HR professionals' skills becoming obsolete

,

Quite a sensationalist title - what I took from this article is that there seems to be a disconnect between business needs and capability of HR professionals particularly at junior to mid level. How ...


Read More Mary-Anne Merriott
Add a comment

Research by Hays suggests HR professionals have capability gaps

More than two-thirds (67%) of HR professionals are concerned that their skills will not be needed by employers in the future, according to recruitment expert Hays.

The Human Resources Skills Capability Gap 2015 report found that more than half (53%) of the respondents were taking steps to ensure their skills remain in demand, while 14% are yet to turn their concern into action.

Barney Ely, director at Hays Human Resources, said the largest capability gaps are “commercial awareness, understanding of compliance and legislative framework, and communication – particularly at entry and intermediate level”.

“The gap between employer and employee perception of the required analytical skills and IT and systems understanding was also fairly significant,” he said. “There really needs to be a focus on reducing the capability gaps by ensuring people are developing the right skill sets. Receiving regular feedback from employers will help [HR professionals] to understand their proficiency levels and to develop relevant skills that will enable them to overcome some of these capability gaps.”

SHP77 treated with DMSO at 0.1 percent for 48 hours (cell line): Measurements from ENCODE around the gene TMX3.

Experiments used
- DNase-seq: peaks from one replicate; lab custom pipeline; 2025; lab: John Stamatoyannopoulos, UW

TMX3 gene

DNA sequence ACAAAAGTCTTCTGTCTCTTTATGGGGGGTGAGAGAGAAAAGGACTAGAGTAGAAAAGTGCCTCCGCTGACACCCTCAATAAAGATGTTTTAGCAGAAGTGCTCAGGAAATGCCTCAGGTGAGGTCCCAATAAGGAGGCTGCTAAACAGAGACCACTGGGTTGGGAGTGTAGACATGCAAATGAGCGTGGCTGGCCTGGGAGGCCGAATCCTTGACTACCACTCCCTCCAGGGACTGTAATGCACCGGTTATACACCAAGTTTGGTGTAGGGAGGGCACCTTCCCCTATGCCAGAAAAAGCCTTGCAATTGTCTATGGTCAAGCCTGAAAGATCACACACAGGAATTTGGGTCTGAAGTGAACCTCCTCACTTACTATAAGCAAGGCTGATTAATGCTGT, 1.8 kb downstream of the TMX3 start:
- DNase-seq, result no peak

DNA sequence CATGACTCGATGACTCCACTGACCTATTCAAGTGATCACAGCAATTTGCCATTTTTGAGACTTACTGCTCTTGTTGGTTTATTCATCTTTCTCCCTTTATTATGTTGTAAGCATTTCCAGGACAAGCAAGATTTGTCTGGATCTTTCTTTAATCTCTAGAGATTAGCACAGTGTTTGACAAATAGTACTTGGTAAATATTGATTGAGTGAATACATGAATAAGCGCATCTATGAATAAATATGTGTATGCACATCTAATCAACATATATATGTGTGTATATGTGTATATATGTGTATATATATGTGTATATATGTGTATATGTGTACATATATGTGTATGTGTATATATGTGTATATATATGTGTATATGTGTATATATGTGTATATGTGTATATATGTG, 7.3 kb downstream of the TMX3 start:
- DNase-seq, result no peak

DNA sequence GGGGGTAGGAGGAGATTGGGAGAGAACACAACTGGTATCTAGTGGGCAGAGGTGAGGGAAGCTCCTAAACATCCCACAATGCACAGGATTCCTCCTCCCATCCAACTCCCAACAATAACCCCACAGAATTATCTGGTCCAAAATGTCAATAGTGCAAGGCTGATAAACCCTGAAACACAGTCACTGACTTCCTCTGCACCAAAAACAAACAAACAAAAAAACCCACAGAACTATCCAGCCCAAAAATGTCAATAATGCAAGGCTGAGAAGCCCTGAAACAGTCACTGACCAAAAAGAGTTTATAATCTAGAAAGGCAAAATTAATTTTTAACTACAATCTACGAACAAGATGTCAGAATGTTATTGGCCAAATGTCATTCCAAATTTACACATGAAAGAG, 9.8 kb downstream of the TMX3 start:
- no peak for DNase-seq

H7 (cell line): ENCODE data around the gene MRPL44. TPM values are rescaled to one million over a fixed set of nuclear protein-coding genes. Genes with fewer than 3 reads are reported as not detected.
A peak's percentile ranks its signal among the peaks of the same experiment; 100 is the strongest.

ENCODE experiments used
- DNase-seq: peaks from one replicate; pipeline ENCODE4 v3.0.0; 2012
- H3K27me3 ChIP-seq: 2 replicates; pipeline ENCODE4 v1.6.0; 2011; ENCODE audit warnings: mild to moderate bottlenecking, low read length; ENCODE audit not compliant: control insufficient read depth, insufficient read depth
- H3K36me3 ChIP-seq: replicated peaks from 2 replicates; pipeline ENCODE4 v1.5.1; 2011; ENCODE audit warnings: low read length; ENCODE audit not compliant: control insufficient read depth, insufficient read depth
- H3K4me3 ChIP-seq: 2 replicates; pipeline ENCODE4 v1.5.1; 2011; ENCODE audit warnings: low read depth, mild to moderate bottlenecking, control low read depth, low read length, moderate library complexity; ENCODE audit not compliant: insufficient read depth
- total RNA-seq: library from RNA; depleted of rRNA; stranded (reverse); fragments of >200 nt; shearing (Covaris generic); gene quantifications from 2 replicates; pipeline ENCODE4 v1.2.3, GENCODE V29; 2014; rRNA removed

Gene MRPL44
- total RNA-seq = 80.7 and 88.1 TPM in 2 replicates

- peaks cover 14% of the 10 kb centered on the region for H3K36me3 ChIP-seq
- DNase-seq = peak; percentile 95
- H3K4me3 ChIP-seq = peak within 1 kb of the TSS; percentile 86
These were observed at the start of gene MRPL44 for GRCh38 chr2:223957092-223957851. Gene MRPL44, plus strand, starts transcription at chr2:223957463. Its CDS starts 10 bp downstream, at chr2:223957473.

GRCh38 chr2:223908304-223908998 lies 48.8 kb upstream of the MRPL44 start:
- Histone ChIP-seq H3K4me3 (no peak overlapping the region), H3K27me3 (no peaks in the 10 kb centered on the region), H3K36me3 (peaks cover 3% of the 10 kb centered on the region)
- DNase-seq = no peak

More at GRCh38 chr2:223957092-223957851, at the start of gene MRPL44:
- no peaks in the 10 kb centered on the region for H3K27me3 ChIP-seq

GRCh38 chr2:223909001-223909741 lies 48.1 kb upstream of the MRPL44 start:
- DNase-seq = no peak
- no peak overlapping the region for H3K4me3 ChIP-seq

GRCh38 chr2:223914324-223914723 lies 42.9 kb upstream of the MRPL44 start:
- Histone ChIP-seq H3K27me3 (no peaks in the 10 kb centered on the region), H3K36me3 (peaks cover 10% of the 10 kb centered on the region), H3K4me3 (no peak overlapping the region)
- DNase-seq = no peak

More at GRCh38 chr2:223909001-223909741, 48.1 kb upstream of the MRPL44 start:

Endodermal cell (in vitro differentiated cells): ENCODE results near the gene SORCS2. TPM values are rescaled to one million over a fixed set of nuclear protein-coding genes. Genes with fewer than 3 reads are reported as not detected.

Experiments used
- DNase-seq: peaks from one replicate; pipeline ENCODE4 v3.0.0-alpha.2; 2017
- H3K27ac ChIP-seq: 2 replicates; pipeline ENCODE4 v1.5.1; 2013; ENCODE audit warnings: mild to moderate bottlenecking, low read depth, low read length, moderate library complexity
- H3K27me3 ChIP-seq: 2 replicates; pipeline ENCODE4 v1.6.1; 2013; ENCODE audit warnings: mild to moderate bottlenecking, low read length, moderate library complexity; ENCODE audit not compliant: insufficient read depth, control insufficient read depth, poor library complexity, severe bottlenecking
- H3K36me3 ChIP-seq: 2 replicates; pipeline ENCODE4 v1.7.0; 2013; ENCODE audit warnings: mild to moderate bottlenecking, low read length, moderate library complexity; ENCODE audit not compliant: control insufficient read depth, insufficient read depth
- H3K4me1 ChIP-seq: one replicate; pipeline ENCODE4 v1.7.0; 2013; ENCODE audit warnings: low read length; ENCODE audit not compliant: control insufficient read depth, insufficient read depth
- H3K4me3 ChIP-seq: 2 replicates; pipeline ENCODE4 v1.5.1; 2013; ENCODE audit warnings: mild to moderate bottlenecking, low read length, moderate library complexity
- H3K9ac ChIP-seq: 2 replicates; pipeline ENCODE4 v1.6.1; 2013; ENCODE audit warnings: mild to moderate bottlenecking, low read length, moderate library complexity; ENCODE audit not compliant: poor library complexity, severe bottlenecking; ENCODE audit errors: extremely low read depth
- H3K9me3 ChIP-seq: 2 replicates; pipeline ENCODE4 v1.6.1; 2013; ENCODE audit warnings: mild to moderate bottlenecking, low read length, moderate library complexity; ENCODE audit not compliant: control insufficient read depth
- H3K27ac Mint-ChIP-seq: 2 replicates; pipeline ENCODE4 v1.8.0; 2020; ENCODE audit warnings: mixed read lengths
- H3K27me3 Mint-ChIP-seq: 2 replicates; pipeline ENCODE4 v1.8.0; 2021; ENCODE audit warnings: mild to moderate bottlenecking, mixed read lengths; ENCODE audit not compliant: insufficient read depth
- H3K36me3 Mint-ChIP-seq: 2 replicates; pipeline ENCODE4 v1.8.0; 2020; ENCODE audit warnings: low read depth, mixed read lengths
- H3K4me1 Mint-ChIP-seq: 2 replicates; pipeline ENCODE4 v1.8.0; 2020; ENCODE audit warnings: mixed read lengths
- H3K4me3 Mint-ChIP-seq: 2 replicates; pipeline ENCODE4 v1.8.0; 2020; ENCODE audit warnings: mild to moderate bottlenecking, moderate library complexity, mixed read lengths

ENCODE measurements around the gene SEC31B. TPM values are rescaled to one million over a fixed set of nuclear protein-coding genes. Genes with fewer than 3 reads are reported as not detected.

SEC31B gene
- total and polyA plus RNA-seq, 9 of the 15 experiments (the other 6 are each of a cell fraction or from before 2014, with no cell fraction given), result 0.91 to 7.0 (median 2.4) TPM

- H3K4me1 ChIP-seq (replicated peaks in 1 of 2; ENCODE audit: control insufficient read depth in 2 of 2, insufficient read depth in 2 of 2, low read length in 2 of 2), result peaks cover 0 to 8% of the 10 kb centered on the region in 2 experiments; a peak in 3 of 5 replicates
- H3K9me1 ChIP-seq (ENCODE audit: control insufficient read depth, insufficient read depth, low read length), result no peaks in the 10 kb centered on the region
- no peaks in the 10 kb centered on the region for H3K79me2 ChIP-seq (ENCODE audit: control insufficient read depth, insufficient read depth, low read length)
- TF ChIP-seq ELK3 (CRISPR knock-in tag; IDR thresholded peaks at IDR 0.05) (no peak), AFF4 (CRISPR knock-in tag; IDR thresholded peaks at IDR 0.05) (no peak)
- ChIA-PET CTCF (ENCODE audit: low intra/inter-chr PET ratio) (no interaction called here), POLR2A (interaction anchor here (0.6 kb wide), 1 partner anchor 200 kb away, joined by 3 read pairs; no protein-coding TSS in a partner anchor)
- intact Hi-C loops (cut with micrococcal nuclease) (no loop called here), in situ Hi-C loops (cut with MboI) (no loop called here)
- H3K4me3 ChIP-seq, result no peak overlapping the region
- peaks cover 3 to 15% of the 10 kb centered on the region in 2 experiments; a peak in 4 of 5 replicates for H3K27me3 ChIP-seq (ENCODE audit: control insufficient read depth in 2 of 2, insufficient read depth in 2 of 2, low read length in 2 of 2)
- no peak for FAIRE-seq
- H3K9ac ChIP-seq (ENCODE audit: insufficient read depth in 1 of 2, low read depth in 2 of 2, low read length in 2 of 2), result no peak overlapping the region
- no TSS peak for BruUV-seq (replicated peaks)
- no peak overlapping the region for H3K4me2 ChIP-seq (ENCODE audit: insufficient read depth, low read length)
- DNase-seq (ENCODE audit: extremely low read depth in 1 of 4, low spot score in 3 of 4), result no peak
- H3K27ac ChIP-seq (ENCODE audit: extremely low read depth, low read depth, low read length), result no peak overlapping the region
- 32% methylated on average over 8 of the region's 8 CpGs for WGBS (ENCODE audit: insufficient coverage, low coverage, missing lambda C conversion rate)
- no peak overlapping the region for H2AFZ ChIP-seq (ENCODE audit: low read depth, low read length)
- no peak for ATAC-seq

Almost eight in 10 (78%) UK employers and 79% of HR employees believe that industry and professional knowledge will be critical for their organisation. Despite this, only 42% are actually taking steps to develop their commercial awareness.

Speaking at the HR Most Influential event, Adrian Furnham, professor of psychology at University College London, said he believes an understanding of technology and systems will continue to grow in importance for HR professionals. He described the impact of technology over the past decade as “astonishing”. “If you’re not familiar with technology you are missing out on something very important,” he said.

“Because of technology, in the future there will be fewer people and more systems. I think a lot of HR professionals are not particularly technology based. We need to know what the power of technology is, and the limitations of it.”

Comments

Quite a sensationalist title - what I took from this article is that there seems to be a disconnect between business needs and capability of HR professionals particularly at junior to mid level. How is this surprising to anyone when HR is an 'open' profession that anyone can join? Until entry and credibility is based on consistent professional standards through orgs such as the CIPD/SHRM/AHRI, this is unlikely to change. At mid to senior level it's changing as accreditations such as MCIPD are more valued, but this isn't reflected yet at junior level. It would be nice to see a more positive focus on this - such as more research as to why this is happening and ideas for raising the game.


,

""according to a study by researchers at Oxford University and Deloitte."" .... Administrative HR post will diminish 90% by 2034. Executive posts, only diminished by 24%. Indicating that those executives will neccesarily be 100% tech-savvy.


,
Change the CAPTCHA codeSpeak the CAPTCHA code
 

All comments are moderated and may take a while to appear.